Although some of the remains on the mound are undoubtedly from this farmstead, the volume of material and the scale of some of the visible remains is far greater than would be expected from a single farm building, and this supports the presence of multiple phases of construction and use on this site. Archaeological evidence preserved within the monument itself would provide more accurate information on the type and date of construction of the different parts of the monument, the order in which they were created and used, and any additional elements on the site that may not currently be identifiable.

Given the good level of preservation of the monument, there is a high potential for the survival of artefactual, environmental or palaeobotanical remains. Such archaeological deposits can help us to better understand beliefs surrounding ritual practices in the Neolithic and Bronze Age, as well as trade and contacts, social organisation and the climate and local vegetation at the time of construction. These deposits may also help us understand the precise date of construction and use of the dun, along with wider information about the social, economic and environmental conditions at the time. Finally, although 18th-19th century farmsteads are not uncommon, there is high potential for archaeological evidence showing the physical impact of the farmstead upon the earlier remains, and the relationship between them. The monument therefore has the potential to enhance our understanding of the nature and development of prehistoric monumentality and ritual, the nature of belief systems, settlement and agricultural practices and the physical relationships linking different periods of a single site across an extended time period.

Contextual characteristics (how a site or place relates to its surroundings and/or to our existing knowledge of the past)

The monument is part of a rich landscape of prehistoric and historic monuments found along the River Tay, and it is also comparable with other sites further afield within Scotland. It is, however, rarer to find three different site types combined together in one location, rather than as separate entities, and the relationship between the different periods found at Brae of Cultullich is significant.

Other examples of cup marked and cup and ring marked stones can be found in many parts of Scotland, including at least three other examples around Brae of Cultullich farm (Canmore ID 25581, Canmore ID 91654, Canmore ID 91655). Slightly further afield in the area surrounding Aberfeldy are multiple further examples, including Margmore (scheduled monuments SM7767, SM7768), Urlar (scheduled monument SM4588), Lundin (scheduled monument SM1563) and Glassie (scheduled monuments SM9511, SM9682), and this concentration, coupled with other contemporary monuments such as stone circles and burial mounds like Carse Farm (scheduled monument SM1511), Balnaguard (scheduled monument SM2232) and Balhomais (scheduled monument SM1499), highlights the importance of this region of Strathtay during the Neolithic and early Bronze Age. Similarly, the presence of multiple other duns in the area highlight its continued importance through the Iron Age and beyond, with nearby examples including Creag A' Chaisteal (scheduled monument SM2493), Middleton (scheduled monument SM2692), Balintuim (scheduled monument SM2860) and Tomtayewen (scheduled monument SM2621). The final phase of the site, the farmstead, is a very common site type across Scotland, with many remaining in active use, but is also reflective of the value of the Tay Valley as a valuable agricultural area through into the modern era, highlighting the links between prehistoric and modern day land use and settlement patterns.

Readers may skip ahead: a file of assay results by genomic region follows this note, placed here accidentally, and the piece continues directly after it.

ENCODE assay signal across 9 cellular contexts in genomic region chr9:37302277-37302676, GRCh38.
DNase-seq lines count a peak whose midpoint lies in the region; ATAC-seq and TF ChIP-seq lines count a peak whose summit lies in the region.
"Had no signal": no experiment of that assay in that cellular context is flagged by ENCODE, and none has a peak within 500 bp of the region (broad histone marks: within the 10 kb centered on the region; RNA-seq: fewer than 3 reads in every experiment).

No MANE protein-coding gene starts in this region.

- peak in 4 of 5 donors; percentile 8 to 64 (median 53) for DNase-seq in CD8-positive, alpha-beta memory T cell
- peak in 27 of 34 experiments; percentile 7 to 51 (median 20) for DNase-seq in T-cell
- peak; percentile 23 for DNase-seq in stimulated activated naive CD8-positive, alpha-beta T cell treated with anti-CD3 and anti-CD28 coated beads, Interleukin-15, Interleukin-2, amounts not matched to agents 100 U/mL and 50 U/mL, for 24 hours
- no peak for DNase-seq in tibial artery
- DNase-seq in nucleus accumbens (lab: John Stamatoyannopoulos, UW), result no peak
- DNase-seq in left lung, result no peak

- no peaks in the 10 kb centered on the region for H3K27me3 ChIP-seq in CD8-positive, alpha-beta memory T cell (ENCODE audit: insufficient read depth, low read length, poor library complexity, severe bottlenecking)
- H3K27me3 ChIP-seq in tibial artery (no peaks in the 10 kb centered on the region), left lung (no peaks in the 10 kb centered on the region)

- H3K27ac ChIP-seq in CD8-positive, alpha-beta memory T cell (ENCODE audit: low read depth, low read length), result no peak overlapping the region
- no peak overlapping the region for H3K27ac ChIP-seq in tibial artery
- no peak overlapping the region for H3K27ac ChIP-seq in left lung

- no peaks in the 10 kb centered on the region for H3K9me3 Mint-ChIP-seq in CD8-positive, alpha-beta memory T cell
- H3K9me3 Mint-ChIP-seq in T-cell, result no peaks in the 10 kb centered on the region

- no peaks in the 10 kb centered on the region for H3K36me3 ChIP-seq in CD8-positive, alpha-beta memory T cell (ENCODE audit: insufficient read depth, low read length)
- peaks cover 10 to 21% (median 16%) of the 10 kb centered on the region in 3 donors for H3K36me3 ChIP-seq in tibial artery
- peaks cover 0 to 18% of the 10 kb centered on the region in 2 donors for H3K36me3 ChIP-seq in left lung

The site at Brae of Cultullich is positioned on the southern side of the River Tay valley, around 1400m southeast of the river itself, and even today the monument is a relatively prominent feature in the landscape. It occupies an open position and would have had extensive views of the landscape across and along this stretch of the valley of the River Tay. To the north, the land slopes gently downwards towards the river, while to the south of the site a slightly steeper climbs upwards towards the top of Sròn a' Ghamhuinn. Monuments such as Brae of Cultullich are one of our main sources of information about the nature of Scotland's prehistoric society and landscape.  These monuments can give important insights into the prehistoric and historic landscape and add to our understanding of social organisation, land division and land-use.

Associative characteristics (how a site or place relates to people, events, and/or historic and social movements)

There are no known associative characteristics that contribute to this site's cultural significance.

Source: Historic Environment Scotland



Historic Environment Scotland reference number CANMORE ID 25610 (accessed on 31/07/2020).

Historic Environment Scotland reference number CANMORE ID 25615 (accessed on 31/07/2020).

Perth and Kinross HER Reference MPK 1000 (accessed on 31/07/2020).

Perth and Kinross HER Reference MPK 1004 (accessed on 31/07/2020).


HER/SMR Reference


Source: Historic Environment Scotland